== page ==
The U.S. Embassy in South Africa has announced the donation of 729,000 protective masks to South Africa’s National Department of Health (NDoH) to help with efforts combat COVID-19.
The American government donation was made possible through the U.S. Department of Defense Threat Reduction Agency’s (DTRA) Biological Threat Reduction Program.
The FFP2 (filtering face piece particles) respirator masks, locally sourced in South Africa, are approved by the European Union and are the equivalent of the N95 respirator mask commonly used to protect from the risk of infection.
“Working tirelessly on the ground in partnership with South Africa, we are mobilizing support to fight COVID-19 together,” said U.S. Ambassador Lana Marks. “In addition to our significant financial and technical assistance, we are honored to announce another donation of locally sourced PPE to South Africa’s National Department of Health, which will help to keep essential health workers safe as they work to respond to the COVID-19 pandemic in South Africa.”
The Department of Health plans to distribute the masks to health workers on front lines in all nine of South Africa’s provinces.
“Our ongoing partnership with South Africa is ensuring the fight against COVID-19 is swift and effective,” Marks added.
“A number of critical steps have been taken to control the spread of this virus, we face a reality going forward, we are going to experience a need for various equipment, a lot of demand in personal protective equipment,” said South African Deputy Minister of Health Dr. Joe Paahla.
“This contribution of equipment from the United States of America could not have happen at a better time because we are really battling to create a capacity to protect our health workers. The collaboration between the people of the U.S is just not in words or promises but in good relationship. I would also add a thanks to the U.S for considering our local industry in purchasing PPE. COVID-19 has no border, no race, or no gender and I assure you these masks will go towards saving lives, South African lives,” Paahla said.
U.S. Embassy personnel delivered the first consignment of 76,000 masks to the Department of Health Headquarters in Pretoria on May 15.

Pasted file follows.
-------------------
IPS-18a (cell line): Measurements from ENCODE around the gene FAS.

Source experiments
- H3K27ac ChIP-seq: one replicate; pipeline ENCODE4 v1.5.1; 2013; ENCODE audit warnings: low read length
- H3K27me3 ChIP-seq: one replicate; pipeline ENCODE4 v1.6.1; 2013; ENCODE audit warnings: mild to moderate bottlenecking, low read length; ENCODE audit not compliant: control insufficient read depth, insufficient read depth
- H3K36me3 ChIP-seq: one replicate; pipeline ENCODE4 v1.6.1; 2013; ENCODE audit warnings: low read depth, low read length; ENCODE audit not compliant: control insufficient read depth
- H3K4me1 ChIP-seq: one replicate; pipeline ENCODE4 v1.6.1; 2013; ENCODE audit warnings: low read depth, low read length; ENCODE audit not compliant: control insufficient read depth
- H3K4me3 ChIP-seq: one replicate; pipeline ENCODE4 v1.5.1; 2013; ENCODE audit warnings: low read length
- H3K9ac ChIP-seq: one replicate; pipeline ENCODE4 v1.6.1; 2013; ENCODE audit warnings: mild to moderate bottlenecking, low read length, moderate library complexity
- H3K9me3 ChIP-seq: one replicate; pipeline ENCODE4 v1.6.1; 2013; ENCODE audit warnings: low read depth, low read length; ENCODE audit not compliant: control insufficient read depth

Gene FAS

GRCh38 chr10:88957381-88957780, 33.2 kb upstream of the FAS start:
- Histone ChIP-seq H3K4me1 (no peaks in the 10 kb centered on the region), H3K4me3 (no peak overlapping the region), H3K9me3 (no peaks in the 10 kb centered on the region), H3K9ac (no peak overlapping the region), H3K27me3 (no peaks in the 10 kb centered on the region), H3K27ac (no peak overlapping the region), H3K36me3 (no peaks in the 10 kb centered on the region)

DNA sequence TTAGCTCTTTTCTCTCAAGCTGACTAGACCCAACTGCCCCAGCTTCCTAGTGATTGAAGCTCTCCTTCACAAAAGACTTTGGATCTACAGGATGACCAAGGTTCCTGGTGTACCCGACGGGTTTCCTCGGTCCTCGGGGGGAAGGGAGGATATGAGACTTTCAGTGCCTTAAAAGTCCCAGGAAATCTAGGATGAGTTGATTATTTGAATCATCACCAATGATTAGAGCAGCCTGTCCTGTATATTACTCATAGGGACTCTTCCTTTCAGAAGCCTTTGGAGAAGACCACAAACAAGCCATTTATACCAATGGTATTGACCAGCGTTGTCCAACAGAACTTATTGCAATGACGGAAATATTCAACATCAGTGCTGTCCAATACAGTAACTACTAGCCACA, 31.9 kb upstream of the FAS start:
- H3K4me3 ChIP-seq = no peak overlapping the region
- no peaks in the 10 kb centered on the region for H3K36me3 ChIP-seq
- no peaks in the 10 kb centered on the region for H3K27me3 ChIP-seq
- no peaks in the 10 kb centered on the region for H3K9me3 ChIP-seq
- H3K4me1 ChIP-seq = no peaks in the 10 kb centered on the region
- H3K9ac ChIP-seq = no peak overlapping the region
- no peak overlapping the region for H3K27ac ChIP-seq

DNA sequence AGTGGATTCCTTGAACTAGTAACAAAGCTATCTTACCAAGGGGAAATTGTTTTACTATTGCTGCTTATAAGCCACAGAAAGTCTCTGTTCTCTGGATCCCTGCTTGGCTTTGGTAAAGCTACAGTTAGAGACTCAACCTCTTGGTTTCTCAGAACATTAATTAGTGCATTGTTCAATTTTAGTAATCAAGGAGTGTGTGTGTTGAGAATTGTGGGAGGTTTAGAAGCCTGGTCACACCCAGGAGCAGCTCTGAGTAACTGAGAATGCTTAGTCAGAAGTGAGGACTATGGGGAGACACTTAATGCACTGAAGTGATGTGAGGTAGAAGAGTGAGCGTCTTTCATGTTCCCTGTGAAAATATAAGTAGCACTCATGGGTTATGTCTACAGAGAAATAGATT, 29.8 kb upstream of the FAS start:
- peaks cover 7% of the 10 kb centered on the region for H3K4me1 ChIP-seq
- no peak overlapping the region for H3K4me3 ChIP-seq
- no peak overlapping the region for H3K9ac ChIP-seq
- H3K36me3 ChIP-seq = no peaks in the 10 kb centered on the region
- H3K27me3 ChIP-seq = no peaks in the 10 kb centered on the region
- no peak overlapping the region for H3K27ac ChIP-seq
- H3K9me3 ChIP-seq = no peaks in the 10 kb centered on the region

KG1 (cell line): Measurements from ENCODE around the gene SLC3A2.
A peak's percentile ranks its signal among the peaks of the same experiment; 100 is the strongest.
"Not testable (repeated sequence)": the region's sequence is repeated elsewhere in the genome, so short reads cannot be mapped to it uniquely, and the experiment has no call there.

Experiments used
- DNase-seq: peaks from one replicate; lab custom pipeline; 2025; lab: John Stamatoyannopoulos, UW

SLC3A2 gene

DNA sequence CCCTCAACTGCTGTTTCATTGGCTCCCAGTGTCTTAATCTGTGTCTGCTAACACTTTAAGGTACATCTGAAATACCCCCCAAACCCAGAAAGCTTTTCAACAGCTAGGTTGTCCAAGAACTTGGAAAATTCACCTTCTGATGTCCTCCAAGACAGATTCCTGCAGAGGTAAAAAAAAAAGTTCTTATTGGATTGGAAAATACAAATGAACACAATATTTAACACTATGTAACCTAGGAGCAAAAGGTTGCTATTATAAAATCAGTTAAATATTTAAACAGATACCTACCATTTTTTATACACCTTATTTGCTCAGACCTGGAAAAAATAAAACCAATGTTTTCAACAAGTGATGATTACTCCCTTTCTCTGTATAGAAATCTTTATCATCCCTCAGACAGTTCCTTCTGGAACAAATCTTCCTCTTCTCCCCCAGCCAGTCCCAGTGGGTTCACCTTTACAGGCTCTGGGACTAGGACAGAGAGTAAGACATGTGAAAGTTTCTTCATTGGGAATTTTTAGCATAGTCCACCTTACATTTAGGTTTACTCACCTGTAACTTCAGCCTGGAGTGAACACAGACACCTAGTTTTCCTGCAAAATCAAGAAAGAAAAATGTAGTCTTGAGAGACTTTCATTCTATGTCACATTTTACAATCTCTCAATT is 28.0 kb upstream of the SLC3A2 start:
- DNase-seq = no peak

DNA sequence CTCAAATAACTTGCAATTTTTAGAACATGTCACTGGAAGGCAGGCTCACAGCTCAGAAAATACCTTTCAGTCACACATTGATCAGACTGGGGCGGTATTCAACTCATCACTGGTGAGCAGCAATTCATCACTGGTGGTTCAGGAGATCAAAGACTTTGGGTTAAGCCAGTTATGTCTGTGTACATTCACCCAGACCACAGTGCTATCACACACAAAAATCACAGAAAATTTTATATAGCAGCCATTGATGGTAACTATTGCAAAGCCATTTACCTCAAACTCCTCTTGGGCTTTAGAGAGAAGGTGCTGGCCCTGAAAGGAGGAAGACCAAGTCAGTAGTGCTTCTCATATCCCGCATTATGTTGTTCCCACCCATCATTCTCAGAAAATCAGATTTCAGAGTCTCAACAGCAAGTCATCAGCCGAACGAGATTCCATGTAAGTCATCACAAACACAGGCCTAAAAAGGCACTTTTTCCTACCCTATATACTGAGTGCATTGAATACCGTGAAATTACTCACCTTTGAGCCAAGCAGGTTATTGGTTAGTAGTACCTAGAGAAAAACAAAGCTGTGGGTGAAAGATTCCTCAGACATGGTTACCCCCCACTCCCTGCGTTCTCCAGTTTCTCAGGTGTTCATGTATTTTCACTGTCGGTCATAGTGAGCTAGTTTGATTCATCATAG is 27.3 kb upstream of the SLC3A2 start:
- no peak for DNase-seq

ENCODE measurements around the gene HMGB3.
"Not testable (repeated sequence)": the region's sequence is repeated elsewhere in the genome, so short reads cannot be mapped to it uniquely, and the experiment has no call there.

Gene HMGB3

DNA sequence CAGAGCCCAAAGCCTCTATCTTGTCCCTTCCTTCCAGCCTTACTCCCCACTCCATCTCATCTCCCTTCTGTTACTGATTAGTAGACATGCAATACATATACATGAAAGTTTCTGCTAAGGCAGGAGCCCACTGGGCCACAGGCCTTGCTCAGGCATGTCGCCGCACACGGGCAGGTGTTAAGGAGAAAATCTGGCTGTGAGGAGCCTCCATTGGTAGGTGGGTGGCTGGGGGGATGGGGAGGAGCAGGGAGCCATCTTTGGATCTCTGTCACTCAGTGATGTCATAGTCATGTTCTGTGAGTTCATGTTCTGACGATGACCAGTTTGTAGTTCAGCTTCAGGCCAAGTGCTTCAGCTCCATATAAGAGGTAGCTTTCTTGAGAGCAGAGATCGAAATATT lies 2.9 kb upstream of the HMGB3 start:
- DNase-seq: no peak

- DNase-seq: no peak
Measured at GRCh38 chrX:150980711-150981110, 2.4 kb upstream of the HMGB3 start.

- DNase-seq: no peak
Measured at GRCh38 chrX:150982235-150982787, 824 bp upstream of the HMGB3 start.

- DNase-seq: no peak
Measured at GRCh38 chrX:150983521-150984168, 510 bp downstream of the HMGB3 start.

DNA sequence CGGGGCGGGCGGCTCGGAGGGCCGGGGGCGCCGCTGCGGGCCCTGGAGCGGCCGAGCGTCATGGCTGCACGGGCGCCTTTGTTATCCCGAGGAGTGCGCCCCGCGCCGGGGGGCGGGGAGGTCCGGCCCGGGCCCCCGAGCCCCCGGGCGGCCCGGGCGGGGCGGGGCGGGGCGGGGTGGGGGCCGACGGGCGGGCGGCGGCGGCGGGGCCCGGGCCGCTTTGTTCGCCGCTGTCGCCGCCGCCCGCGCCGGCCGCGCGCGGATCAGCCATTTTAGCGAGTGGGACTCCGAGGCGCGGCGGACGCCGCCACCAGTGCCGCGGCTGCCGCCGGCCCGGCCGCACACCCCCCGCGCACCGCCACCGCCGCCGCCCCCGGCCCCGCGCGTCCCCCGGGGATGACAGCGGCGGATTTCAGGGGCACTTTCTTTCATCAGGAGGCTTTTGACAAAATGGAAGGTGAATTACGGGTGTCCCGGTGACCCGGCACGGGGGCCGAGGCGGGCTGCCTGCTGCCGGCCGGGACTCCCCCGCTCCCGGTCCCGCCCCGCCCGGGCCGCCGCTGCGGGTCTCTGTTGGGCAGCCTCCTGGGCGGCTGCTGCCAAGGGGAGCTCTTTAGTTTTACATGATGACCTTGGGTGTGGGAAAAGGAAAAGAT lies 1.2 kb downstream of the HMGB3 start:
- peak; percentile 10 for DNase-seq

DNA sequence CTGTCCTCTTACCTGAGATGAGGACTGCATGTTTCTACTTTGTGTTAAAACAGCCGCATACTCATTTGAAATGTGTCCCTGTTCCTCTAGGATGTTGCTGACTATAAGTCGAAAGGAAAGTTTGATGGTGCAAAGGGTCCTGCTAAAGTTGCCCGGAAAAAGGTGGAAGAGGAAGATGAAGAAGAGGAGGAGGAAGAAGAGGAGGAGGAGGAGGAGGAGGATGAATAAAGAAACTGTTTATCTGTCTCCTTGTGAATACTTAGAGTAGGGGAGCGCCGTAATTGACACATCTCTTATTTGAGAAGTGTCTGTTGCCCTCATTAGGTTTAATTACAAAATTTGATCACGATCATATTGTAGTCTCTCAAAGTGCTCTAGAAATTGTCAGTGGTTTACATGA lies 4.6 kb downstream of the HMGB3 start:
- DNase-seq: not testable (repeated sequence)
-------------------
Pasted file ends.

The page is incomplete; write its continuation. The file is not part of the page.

Subsequent consignments will continue to be delivered weekly until all 729,000 masks are provided.
In addition to this donation of locally sourced personal protecting equipment, the U.S. Department of Defense Threat Reduction Program has been working with the South African government since 2010 to enhance disease detection, laboratory-based diagnostics, and disease outbreak investigation capacity.
The goal of the cooperative effort is to strengthen South Africa’s position as a regional leader in biosecurity, biosafety and diagnostic training for the Southern African Development Community, said U.S. Embassy Defense Attaché, Navy Capt. Steven Morgenfeld.
“We could not be happier that the Biological Threat Reduction Program was able to support NDoH’s work with this donation of PPE,” Morgenfeld said.
“This epitomizes the kind of teamwork we need during this crisis.”
The U.S. Defense Threat Reduction Agency works to prepare American military forces, its allies and partners around the globe to counter the effects of potential weapons of mass destruction, including biological agents. The agency’s research, training and partnerships are an ideal fit to help counter the global impact of the coronavirus pandemic, Morgenfeld explained.
“Our U.S. Embassy team, including Threat Reduction, Defense Cooperation, and the Defense Attaché Office, is excited to continue our partnership with South African first responders,” Morgenfeld said.
Lawrence Smith III, chief of the U.S. Defense Threat Reduction Agency’s Regional Africa Office said: “This global crisis calls for immediate action, strong partnerships and resilience. DTRA’s Biological Threat Reduction Program is proud to provide this donation of personal protective equipment to the National Department of Health as they combat the spread of COVID-19 in South Africa.”
“We are all in this fight together, and it is only together that we will beat this virus,” Smith said.
Protective Equipment shortages, especially for healthcare workers, has been a critical issue globally since the coronavirus pandemic began. Procurement funding and suitable supply manufacturers is key to solving the problem, Smith said.
To date, the U.S. Centers for Disease Control and Prevention (CDC) has committed US$13.2 million in funding, along with $8.4 million in assistance through the U.S. Agency for International Development. This brings the total U.S. government commitment to South Africa’s COVID-19 response to over U.S. $21.5 million (R410 million).